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Keywords

  • preservation of fertility
  • gamete quality
  • advanced techniques
  • ovary tissue
  • reproductive diseases
  • infertility
  • diagnosis and therapy

Published Papers (7 papers)

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Research

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Article
Nanosecond Pulsed Electric Field Only Transiently Affects the Cellular and Molecular Processes of Leydig Cells
Int. J. Mol. Sci. 2021, 22(20), 11236; https://doi.org/10.3390/ijms222011236 - 18 Oct 2021
Viewed by 552
Abstract
The purpose of this study was to verify whether the nanosecond pulsed electric field, not eliciting thermal effects, permanently changes the molecular processes and gene expression of Leydig TM3 cells. The cells were exposed to a moderate electric field (80 quasi-rectangular shape pulses, [...] Read more.
The purpose of this study was to verify whether the nanosecond pulsed electric field, not eliciting thermal effects, permanently changes the molecular processes and gene expression of Leydig TM3 cells. The cells were exposed to a moderate electric field (80 quasi-rectangular shape pulses, 60 ns pulse width, and an electric field of 14 kV/cm). The putative disturbances were recorded over 24 h. After exposure to the nanosecond pulsed electric field, a 19% increase in cell diameter, a loss of microvilli, and a 70% reduction in cell adhesion were observed. Some cells showed the nonapoptotic externalization of phosphatidylserine through the pores in the plasma membrane. The cell proportion in the subG1 phase increased by 8% at the expense of the S and G2/M phases, and the DNA was fragmented in a small proportion of the cells. The membrane mitochondrial potential and superoxide content decreased by 37% and 23%, respectively. Microarray’s transcriptome analysis demonstrated a negative transient effect on the expression of genes involved in oxidative phosphorylation, DNA repair, cell proliferation, and the overexpression of plasma membrane proteins. We conclude that nanosecond pulsed electric field affected the physiology and gene expression of TM3 cells transiently, with a noticeable heterogeneity of cellular responses. Full article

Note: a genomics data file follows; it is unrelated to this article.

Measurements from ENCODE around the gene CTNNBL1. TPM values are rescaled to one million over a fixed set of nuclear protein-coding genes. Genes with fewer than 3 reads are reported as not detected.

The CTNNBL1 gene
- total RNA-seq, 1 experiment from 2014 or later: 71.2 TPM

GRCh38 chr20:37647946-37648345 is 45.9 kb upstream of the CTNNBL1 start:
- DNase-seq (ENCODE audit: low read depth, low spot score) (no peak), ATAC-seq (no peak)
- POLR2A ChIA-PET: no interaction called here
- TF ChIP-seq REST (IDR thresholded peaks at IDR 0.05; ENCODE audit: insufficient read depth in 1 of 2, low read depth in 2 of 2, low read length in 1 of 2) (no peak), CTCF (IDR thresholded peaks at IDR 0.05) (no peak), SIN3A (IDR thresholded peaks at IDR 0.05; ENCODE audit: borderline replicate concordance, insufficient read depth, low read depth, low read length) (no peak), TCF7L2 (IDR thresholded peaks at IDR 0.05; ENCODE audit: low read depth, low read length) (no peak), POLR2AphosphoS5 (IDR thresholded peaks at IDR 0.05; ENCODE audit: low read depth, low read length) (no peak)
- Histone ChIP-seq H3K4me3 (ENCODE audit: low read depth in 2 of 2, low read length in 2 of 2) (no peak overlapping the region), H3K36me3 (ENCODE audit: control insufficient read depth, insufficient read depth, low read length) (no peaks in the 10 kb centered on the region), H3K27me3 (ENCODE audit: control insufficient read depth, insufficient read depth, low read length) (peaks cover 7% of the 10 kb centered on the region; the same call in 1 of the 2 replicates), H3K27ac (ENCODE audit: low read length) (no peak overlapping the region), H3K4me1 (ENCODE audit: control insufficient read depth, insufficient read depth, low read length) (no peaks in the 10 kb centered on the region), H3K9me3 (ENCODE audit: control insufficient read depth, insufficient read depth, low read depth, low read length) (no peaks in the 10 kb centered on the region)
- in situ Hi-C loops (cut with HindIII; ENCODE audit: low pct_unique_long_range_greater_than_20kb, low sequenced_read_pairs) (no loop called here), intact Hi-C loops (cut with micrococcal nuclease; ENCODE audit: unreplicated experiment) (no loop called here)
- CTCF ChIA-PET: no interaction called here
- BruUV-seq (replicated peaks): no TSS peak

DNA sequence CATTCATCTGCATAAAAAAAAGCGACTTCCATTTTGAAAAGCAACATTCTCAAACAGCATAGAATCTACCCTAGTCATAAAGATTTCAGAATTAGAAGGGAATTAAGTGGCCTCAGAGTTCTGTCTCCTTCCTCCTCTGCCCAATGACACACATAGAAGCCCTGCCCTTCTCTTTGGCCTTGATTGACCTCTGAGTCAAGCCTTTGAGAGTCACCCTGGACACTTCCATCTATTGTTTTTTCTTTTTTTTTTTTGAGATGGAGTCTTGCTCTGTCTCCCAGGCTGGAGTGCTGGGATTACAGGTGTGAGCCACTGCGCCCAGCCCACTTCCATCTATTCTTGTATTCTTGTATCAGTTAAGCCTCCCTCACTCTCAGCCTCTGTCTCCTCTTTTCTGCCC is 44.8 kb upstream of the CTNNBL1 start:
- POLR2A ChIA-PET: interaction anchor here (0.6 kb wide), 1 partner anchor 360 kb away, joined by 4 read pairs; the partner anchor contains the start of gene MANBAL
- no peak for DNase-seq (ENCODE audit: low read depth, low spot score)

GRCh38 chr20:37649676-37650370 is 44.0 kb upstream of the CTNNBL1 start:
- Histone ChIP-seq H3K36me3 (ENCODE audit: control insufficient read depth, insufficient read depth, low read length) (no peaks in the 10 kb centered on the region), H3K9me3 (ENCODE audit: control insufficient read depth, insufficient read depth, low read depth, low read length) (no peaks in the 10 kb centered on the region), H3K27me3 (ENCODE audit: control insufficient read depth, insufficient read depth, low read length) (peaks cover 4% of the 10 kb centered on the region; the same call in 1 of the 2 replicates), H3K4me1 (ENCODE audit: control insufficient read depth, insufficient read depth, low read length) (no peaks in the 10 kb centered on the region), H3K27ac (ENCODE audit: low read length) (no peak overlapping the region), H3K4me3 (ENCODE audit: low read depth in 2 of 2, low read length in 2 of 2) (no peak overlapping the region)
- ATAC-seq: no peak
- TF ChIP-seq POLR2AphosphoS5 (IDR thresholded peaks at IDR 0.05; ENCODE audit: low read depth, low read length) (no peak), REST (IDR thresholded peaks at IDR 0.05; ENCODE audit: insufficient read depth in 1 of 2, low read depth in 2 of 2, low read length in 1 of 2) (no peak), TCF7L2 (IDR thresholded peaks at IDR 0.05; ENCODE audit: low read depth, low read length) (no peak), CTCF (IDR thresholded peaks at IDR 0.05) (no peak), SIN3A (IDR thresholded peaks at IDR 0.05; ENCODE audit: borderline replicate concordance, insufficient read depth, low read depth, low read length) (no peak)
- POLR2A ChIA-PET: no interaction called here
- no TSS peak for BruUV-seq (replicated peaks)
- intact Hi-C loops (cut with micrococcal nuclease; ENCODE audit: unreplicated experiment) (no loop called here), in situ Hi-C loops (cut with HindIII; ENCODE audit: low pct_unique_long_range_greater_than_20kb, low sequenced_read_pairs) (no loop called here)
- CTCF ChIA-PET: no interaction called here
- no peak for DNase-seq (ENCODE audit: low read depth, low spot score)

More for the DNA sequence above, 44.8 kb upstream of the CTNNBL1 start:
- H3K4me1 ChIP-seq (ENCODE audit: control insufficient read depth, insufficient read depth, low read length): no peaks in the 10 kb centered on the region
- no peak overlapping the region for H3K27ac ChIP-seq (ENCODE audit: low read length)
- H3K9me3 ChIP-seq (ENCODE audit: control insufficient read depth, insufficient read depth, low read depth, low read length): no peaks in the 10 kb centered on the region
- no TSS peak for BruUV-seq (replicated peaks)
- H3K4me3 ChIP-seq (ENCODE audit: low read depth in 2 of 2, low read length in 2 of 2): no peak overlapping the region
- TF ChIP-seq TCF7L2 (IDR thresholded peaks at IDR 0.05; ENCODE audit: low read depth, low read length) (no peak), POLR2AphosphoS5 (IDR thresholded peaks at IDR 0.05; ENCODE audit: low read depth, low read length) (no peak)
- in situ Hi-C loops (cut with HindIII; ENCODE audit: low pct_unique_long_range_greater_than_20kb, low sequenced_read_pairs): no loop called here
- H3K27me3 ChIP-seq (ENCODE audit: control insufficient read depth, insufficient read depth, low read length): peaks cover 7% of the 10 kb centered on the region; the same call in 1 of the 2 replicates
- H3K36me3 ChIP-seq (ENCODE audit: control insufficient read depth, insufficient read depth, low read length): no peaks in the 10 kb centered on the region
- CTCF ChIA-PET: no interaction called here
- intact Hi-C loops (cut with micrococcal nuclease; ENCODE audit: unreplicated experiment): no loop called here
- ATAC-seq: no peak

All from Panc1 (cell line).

(This article belongs to the Special Issue Advanced Techniques in Reproductive Medicine Research)
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Article
Altered Follicular Fluid Metabolic Pattern Correlates with Female Infertility and Outcome Measures of In Vitro Fertilization
Int. J. Mol. Sci. 2021, 22(16), 8735; https://doi.org/10.3390/ijms22168735 - 14 Aug 2021
Cited by 1 | Viewed by 1133
Abstract
Nearly 40–50% of infertility problems are estimated to be of female origin. Previous studies dedicated to the analysis of metabolites in follicular fluid (FF) produced contrasting results, although some valuable indexes capable to discriminate control groups (CTRL) from infertile females (IF) and correlate [...] Read more.